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MacPhail officially takes over Phillies

Ten days after they capped a 99-loss season, the rebuilding Phillies formalized the proverbial passing of the baton from Pat Gillick to Andy MacPhail.

Phillies president Andy MacPhail.
Phillies president Andy MacPhail.Read moreYong Kim / Staff Photographer

Ten days after they capped a 99-loss season, the rebuilding Phillies formalized the proverbial passing of the baton from Pat Gillick to Andy MacPhail.

MacPhail took over as club president on an official basis effective Wednesday, 31/2 months after part owner John Middleton introduced him as Gillick's successor. Gillick, who had guided the organization since David Montgomery took a medical leave in August 2014, returned to an advisory role.

"As the Phillies begin this new chapter in the club's history, we are confident that Andy is the right person to lead the organization," Middleton said in a statement released by the club.

"Speaking on behalf of the ownership group, we are pleased with the input that Andy has provided over the past few months. His years of baseball knowledge, combined with his passion for the game, are important as he moves forward with his primary objective of developing a championship-caliber team."

Middleton also thanked Gillick for "once again, providing invaluable leadership to the Phillies for the past 14 months."

Gillick, 78, will turn his focus to amateur scouting. The Hall of Fame executive and architect of the Phillies' 2008 championship team said he will assist director of amateur scouting Johnny Almaraz and director of international scouting Sal Agostinelli, traveling domestically and abroad to assess talent.

"That's my area of interest, and I think it's an important area for us going forward in the future," said Gillick, one of surely many with the Phillies who will heavily evaluate potential No. 1 overall draft picks over the next eight months.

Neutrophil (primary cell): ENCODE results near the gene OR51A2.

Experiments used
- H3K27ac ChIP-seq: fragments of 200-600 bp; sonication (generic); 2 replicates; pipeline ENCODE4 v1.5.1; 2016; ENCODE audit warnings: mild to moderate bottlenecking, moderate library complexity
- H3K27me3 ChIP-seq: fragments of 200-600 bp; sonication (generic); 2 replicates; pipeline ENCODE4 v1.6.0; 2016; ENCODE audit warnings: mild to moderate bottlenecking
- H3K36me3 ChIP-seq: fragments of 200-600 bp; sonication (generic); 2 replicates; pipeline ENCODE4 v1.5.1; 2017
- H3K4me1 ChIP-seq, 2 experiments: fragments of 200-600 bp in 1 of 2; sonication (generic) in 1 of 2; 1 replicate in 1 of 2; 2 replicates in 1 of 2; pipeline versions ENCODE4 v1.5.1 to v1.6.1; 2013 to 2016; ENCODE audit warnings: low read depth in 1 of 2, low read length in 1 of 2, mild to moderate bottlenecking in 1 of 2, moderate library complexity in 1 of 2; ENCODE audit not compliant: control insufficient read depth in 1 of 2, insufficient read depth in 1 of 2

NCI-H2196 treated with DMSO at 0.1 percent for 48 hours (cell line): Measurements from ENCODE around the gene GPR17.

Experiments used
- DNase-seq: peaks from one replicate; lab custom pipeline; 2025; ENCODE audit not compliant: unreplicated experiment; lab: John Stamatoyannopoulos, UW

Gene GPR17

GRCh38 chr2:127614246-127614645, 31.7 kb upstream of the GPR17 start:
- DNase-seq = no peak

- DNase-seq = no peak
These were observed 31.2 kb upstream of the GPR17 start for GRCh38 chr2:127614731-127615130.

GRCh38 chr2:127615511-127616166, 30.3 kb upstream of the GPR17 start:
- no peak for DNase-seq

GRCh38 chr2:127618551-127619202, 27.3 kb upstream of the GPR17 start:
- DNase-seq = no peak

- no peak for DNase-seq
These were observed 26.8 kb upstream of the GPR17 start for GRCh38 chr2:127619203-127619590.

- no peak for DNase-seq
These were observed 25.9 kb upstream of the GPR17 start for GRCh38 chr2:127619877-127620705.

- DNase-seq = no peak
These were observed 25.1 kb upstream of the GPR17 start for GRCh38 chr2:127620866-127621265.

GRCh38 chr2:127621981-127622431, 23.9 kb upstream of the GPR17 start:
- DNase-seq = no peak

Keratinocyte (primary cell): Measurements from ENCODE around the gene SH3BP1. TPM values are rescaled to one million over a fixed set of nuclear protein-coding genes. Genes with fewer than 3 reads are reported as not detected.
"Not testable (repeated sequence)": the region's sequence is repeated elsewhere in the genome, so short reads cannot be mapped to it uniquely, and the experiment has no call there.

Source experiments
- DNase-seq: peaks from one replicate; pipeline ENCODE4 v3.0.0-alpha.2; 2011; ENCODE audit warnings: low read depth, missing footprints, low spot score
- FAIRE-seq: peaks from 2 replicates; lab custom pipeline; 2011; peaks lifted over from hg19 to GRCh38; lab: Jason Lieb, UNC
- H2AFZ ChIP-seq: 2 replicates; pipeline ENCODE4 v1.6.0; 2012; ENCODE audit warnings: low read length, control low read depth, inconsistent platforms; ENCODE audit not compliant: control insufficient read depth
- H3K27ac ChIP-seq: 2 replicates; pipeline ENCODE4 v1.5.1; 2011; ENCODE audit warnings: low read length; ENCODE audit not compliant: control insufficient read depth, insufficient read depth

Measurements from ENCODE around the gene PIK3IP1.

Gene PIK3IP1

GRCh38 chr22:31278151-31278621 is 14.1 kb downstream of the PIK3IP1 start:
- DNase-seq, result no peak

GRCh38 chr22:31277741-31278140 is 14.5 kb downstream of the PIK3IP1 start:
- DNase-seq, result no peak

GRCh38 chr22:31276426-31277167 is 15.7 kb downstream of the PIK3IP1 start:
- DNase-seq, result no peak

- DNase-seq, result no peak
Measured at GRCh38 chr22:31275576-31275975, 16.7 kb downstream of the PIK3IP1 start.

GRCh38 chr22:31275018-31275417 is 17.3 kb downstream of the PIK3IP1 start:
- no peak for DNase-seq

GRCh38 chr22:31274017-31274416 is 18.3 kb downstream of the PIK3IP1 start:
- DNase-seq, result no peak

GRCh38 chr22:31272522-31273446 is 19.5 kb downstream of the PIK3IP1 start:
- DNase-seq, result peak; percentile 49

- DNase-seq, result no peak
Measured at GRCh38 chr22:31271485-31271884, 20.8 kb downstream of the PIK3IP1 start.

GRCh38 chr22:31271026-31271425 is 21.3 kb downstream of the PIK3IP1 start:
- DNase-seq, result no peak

"It's an important area to concentrate on, and make certain that you make the right choices, not only in the domestic draft but that you also spend your money wisely internationally. It's a challenge and one that I'm kind of looking forward to."

Gillick was asked to reflect on his time as Phillies president, a year of many changes for the organization on the field and off it.

"I think we're headed in the right direction," he said. "I think that we gained some flexibility, salary-wise, in 2015, and at the same time we acquired some players that I believe down the road that some of them are going to be major-leaguers and perform at the major-league level.

"I think from that standpoint we made progress and that's what we've got do. We've got this train headed in the right direction and we've got to keep it moving."

That train is now operated by MacPhail, who in September made the decisions to fire general manager Ruben Amaro Jr. and extend field manager Pete Mackanin for another season. The search for the team's new GM remains in progress, with the longtime baseball executive operating under a cloak of secrecy.

The only reported interviews thus far have been with Kim Ng, Major League Baseball's senior vice president of baseball operations; Ross Atkins, the Cleveland Indians' vice president of player personnel; and former Marlins president and GM Larry Beinfest.

Matt Klentak, the Los Angeles Angels' assistant GM and MacPhail's protege in Baltimore, and Kansas City Royals assistant GM J.J. Picollo are widely speculated candidates. MacPhail has not commented on his search since Sept. 22 and was not available for an interview Wednesday. He has stated his goal of making a hire by the Phillies' organizational meetings, which begin Oct. 26.

"I know that two of the intangibles that he's looking for in a general manager are passion and energy to go along with qualification," Gillick said. "He's looking for somebody out there who has a love for the game, a passion to be successful and at the same time a tremendous amount of energy."

The Phillies are not expected to make a big splash in free agency this winter, likely to instead opt for short-term stopgaps to fill in around their young, still-developing core. They will be in the market for veteran pitchers to mix into the rotation with their young arms in Aaron Nola, Jerad Eickhoff, and Adam Morgan. Talent continues to percolate in the farm system. Their ace of the future could come in the form of June's No. 1 draft pick.

Construction of the team's 2016 roster will continue at the general managers' meetings in Boca Raton, Fla., that begin Nov. 9 and at the annual winter meetings in early December in Nashville, Tenn. Free agency begins five days after the conclusion of the World Series.